More than a year into the ongoing Ebola outbreak in north-eastern Democratic Republic of Congo, the disease has killed over 2,100 people. The mortality rate is 67%, comparable with the 2014-2016 West Africa outbreak – when neither therapeutic treatments nor a highly effective vaccine were available, unlike today. As many as 40% of the deaths are represented by people who died at home before they could even be identified as patients.
While the pace of transmission appears to have ebbed slightly in recent months, some areas have been active hotspots for over a year now and other hotspots have become active again, after extended periods without reporting new cases. A significant issue is that the pace of vaccination activities is too slow and only a fraction of the eligible population is benefiting from this critical tool, says Doctors Without Borders (MSF). One reason is the lack of transparency concerning vaccine supply chains by the World Health Organisation (WHO), which imposes strict limits on the number of doses deployed in the field. MSF urges for an independent committee to be formed to facilitate a more transparent management of the vaccination programme.
Thanks to the efforts of the DRC Ministry of Health and the WHO, approximately 225,000 people have been vaccinated with rVSV-ZEBOV, an investigational vaccine produced by Merck that has shown very high levels of efficacy. This number remains largely insufficient though, evidenced by the fact that the outbreak continues in areas that supposedly have been covered by vaccination drives.
“We think that upping the pace of vaccination is necessary and feasible: at least 2,000-2,500 people could be vaccinated each day, instead of 500-1,000 as is currently the case,” explains Dr Isabelle Defourny, MSF director of operations. “We have a vaccine that is proven to be safe and effective; we have teams ready to be deployed; there is no problem with the cold chain; there are enough doses to cover the current needs and to allow for an extension of vaccination coverage, as recently confirmed by Merck, the vaccine manufacturer; and when there is enough awareness, the vast majority of the population wants to be vaccinated.”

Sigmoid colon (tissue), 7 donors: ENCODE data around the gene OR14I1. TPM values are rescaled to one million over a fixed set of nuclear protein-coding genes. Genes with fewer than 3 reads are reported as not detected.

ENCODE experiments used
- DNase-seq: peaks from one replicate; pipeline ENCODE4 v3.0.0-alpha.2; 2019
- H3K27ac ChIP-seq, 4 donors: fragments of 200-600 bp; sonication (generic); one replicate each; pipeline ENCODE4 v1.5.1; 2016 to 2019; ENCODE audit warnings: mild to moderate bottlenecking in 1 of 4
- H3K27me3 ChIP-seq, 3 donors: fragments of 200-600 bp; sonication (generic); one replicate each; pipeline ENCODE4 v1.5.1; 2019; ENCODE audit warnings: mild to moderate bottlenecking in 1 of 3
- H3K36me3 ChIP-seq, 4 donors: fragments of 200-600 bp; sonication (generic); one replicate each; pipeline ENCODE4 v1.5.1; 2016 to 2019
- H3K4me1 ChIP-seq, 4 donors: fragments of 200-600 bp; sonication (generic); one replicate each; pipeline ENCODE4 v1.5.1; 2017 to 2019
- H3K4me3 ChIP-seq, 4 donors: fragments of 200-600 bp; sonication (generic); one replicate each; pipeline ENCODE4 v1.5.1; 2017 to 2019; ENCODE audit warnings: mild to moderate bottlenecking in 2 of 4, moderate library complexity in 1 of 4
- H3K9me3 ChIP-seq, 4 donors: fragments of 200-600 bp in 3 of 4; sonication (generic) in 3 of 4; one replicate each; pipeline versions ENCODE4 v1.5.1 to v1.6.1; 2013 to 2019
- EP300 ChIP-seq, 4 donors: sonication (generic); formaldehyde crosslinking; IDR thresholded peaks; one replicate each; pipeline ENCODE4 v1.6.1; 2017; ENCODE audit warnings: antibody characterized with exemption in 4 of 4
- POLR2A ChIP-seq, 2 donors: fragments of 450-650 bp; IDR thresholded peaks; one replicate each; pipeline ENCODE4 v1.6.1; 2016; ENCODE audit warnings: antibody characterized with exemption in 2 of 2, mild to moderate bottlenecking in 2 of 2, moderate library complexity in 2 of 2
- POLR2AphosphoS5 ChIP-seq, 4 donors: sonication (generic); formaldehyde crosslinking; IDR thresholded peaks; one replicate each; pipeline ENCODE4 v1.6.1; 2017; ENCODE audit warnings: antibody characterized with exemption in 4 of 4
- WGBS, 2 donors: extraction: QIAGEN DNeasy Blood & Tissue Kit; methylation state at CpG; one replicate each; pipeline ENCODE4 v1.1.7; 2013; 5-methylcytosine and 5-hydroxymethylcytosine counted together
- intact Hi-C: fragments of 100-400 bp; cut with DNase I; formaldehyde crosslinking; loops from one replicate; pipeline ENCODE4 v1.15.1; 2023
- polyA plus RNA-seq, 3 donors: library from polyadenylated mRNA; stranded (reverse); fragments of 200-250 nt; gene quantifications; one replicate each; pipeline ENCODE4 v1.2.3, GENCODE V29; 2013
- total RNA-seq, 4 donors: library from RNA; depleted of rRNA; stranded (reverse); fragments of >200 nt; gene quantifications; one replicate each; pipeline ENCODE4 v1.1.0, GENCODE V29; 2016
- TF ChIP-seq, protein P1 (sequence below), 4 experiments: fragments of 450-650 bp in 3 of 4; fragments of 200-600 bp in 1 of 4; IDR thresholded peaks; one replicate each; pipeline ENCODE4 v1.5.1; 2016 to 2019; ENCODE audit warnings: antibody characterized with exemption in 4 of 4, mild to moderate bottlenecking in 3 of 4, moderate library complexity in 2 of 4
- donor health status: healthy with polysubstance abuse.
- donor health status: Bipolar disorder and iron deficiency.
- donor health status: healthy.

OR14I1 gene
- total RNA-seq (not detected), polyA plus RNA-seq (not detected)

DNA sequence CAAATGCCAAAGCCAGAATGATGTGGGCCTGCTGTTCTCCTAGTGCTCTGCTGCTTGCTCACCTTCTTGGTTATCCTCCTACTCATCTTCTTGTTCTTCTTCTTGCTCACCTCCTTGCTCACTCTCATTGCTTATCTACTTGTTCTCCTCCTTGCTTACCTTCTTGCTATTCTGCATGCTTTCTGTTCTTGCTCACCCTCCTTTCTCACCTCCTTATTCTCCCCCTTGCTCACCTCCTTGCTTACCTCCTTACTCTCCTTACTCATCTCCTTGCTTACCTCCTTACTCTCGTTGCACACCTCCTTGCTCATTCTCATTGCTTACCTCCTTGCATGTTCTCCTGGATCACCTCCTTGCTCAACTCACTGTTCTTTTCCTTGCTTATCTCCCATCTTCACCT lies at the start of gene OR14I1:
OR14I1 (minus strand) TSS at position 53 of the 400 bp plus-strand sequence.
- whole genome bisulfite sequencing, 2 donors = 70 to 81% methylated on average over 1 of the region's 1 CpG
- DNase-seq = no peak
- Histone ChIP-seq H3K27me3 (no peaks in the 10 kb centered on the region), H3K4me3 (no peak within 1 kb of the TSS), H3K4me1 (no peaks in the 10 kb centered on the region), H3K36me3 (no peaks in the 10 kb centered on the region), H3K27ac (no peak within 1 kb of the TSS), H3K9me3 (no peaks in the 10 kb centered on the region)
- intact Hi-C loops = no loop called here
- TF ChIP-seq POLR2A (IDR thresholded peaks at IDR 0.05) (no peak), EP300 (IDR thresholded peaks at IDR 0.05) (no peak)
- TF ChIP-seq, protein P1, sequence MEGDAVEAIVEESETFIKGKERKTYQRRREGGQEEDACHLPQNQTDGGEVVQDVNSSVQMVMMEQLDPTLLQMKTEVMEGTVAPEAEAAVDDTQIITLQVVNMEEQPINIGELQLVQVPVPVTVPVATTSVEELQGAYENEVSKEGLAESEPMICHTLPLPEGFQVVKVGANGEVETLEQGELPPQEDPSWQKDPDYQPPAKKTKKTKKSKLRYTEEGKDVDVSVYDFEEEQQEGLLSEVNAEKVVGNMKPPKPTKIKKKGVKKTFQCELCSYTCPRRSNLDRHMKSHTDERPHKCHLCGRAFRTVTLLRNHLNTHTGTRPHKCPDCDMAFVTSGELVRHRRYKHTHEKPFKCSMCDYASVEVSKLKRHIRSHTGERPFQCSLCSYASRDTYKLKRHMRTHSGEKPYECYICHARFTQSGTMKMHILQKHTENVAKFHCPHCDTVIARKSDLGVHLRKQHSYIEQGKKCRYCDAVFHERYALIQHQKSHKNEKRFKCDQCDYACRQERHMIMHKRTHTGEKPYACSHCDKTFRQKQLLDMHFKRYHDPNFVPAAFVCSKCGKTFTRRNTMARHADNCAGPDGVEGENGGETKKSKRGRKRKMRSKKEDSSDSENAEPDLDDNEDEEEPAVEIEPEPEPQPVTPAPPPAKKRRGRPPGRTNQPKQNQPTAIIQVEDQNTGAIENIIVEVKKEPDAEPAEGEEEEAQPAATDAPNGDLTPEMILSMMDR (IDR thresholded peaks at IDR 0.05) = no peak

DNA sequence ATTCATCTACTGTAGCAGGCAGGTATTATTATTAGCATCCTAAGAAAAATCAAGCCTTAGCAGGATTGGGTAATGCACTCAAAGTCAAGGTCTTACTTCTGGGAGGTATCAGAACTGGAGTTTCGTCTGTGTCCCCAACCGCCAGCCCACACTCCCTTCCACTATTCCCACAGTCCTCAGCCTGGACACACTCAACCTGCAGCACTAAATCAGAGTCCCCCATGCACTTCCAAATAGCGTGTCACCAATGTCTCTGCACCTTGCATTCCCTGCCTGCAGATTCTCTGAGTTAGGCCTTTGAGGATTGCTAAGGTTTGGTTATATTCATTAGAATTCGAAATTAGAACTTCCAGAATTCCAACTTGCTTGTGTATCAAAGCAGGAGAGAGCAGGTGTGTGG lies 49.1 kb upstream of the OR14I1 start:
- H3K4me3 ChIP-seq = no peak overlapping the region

“Yet WHO is restricting the availability of the vaccine in the field and the eligibility criteria and their application for reasons that are unclear,” says Dr Defourny. “Even when it comes to frontline health workers (a known, easily reachable population), in a hotspot of the outbreak such as Beni, almost a third of them reported they have not been vaccinated.”
“Community mistrust and resistance have often been pointed out as the major obstacles in the fight against Ebola. In reality, people would seek medical care at the onset of symptoms if we told them loud and clear that they can be cured with treatments recently proven to greatly increase their chances of survival,” says Dr Natalie Roberts, MSF Emergency Coordinator. “They would also come to be vaccinated in greater numbers if more people were aware they can be protected from the virus by a vaccine proven to be highly effective against Ebola. We need to stop blaming communities for their own deaths and make sure more people have access to treatments and vaccines.”